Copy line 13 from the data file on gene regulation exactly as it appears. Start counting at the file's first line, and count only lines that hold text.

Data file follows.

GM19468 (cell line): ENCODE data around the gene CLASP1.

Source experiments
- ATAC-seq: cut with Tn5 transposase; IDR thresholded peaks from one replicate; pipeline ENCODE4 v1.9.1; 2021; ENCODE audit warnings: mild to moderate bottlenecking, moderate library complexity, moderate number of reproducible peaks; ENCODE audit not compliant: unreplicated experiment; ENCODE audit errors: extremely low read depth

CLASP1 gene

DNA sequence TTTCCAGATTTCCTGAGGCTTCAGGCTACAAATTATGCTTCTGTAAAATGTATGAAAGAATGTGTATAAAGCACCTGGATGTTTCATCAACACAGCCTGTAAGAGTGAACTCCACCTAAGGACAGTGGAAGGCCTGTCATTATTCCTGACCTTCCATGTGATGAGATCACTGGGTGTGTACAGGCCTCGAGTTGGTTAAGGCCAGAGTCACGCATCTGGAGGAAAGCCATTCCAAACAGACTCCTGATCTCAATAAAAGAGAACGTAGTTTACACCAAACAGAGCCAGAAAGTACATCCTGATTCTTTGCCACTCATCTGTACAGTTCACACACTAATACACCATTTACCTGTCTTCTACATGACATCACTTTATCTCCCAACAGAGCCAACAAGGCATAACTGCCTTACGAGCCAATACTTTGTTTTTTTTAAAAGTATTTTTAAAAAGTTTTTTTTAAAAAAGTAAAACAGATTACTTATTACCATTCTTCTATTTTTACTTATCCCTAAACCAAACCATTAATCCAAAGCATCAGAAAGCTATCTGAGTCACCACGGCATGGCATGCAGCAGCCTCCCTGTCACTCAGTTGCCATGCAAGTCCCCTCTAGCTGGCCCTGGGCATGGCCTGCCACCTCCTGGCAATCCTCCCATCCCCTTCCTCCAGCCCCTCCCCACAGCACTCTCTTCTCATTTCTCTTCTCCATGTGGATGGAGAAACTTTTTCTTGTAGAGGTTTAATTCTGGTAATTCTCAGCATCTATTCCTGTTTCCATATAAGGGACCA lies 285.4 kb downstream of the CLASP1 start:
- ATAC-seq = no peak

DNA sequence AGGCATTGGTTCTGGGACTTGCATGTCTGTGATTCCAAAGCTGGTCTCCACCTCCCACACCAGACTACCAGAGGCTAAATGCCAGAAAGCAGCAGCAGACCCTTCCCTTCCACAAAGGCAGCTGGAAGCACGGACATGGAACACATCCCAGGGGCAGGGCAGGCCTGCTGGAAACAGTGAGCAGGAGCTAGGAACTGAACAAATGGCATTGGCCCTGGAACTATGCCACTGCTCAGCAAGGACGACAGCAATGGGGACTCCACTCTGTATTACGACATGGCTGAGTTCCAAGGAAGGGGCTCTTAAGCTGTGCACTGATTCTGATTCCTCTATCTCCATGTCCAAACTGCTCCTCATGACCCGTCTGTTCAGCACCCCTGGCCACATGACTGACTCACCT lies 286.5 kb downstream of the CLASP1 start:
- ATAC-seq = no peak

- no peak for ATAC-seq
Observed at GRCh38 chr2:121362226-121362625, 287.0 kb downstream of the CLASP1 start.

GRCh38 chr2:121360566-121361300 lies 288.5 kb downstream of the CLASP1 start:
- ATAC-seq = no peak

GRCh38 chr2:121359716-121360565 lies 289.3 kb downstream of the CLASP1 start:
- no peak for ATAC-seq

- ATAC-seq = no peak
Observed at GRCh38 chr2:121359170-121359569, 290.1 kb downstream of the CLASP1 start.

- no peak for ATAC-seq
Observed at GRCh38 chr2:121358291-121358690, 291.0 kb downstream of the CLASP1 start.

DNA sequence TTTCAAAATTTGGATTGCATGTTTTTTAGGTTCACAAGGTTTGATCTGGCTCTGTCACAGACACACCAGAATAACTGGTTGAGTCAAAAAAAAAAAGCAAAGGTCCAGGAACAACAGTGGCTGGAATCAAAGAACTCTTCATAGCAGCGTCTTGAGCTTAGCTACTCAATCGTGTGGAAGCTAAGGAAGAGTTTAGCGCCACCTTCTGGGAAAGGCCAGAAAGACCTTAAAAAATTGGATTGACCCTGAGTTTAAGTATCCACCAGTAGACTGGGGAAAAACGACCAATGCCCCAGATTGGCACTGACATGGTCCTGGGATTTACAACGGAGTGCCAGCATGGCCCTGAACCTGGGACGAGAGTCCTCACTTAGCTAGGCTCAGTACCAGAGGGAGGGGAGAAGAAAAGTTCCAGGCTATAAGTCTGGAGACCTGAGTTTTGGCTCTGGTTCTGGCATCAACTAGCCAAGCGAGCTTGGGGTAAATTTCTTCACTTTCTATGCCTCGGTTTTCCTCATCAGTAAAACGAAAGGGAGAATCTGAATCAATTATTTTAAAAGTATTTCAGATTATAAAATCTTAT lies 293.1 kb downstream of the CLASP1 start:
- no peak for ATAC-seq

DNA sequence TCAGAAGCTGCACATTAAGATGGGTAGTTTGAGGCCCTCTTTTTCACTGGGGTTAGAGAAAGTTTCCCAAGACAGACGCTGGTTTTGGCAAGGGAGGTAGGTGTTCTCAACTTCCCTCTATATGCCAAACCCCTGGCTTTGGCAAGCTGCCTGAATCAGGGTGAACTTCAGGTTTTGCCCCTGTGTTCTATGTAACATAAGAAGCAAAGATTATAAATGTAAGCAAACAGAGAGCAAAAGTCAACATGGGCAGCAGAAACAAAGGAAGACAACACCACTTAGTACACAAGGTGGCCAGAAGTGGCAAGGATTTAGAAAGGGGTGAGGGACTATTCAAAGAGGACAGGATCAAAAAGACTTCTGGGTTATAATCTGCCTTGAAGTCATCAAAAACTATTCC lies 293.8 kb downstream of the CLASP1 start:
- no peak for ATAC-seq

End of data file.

GRCh38 chr2:121359716-121360565 lies 289.3 kb downstream of the CLASP1 start: